Determining the Right Directives

Most directives require that products within the scope have some defined function, like the Machinery Directive’s definition of a machine:

“…an assembly, fitted with or intended to be fitted with a drive system other than directly applied human or animal effort, consisting of linked parts or components, at least one of which moves, and which are joined together for a specific application…”, [1]

or the EMC Directive definition of “apparatus”:

“…‘apparatus’ means any finished appliance or combination thereof made commercially available as a single functional unit, intended for the end user and liable to generate electromagnetic disturbance, or the performance of which is liable to be affected by such disturbance…” [2]

Clearly, these definitions don’t include components. So what directives do apply to wire products? The first directive that comes to mind is the Low Voltage Directive. If we take a look at the definitions in the Directive [3] we find:

Article 1

For the purposes of this Directive, ‘electrical equipment’ means any equipment designed for use with a voltage rating of between 50 and 1 000 V for alternating current and between 75 and 1 500 V for direct current, other than the equipment and phenomena listed in Annex II.

Once again, we have a pretty specific definition for the target of the Directive: “electrical equipment”. Or do we? What, exactly, is “electrical equipment”? The Directive doesn’t define this term, but it does give us a list of exclusions in Annex II [3]:

Annex II

  • Equipment and Phenomena outside the Scope of this Directive
  • Electrical equipment for use in an explosive atmosphere
  • Electrical equipment for radiology and medical purposes
  • Electrical parts for goods and passenger lifts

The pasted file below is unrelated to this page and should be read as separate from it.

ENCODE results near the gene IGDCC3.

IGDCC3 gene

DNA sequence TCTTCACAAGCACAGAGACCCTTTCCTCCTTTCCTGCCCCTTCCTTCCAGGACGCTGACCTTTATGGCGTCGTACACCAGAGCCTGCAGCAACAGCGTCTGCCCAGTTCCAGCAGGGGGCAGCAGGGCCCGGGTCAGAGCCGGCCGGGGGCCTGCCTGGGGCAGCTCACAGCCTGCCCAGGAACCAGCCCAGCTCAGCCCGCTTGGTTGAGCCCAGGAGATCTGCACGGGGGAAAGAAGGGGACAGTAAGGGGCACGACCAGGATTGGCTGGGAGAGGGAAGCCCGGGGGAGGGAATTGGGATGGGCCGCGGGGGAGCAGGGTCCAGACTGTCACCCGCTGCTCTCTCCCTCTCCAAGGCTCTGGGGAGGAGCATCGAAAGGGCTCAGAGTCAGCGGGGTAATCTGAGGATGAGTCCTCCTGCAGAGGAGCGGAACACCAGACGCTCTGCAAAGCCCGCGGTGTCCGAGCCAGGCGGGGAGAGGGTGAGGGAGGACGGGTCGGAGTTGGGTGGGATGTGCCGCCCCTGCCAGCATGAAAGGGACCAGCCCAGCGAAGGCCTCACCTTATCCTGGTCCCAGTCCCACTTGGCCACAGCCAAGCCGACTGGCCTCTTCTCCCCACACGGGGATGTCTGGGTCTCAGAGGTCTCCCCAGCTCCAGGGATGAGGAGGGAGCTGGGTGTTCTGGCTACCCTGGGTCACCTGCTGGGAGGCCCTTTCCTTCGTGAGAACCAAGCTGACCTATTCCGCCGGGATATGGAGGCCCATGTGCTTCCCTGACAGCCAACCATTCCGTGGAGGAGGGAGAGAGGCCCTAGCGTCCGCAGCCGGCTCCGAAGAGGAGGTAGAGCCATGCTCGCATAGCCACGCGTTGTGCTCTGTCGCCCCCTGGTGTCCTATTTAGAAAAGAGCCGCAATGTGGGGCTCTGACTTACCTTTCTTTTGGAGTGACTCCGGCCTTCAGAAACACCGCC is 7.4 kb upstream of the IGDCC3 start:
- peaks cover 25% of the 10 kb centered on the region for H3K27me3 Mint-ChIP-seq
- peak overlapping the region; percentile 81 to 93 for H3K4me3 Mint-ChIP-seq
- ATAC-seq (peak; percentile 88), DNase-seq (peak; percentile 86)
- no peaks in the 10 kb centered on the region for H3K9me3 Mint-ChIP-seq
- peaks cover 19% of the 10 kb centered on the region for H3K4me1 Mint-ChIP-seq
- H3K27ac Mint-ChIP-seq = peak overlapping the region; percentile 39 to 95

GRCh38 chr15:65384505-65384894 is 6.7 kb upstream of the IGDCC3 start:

• Electricity meters
  • Plugs and socket outlets for domestic use
  • Electric fence controllers
  • Radio-electrical interference
  • Specialised electrical equipment, for use on ships, aircraft or railways, which complies with the safety provisions drawn up by international bodies in which the Member States participate.

At this point, it doesn’t look like wire products are included in the directive. No further definition of “electrical equipment” is given, and wire and cable are not specifically excluded in Annex II. Where do we go from here to better understand the definition of “electrical equipment”?

The IEC publishes the International Electrotechnical Vocabulary (IEV), IEC 60050 [4], defining hundreds of terms related to electro-technical topics. This is the next logical step in trying to understand what is covered. Definitions in the IEV are numbered as a means to catalog the terms, and I’ve provided the definition numbers for reference. Unfortunately, the IEV does not contain a definition for “electrical equipment”, but it does define “equipment” [3, 151-11-25]:

equipment – single apparatus or set of devices or apparatuses, or the set of main devices of an installation, or all devices necessary to perform a specific task

Note – Examples of equipment are a power transformer, the equipment of a substation, measuring equipment.

The definition uses the term “apparatus”, which continues the lack of clarity. Is wire apparatus? Looking up the definition for “Apparatus” 151-11-22, the IEV gives us:

apparatus – device or assembly of devices which can be used as an independent unit for specific functions

Note – In English, the term “apparatus” sometimes implies use by skilled persons for professional purposes.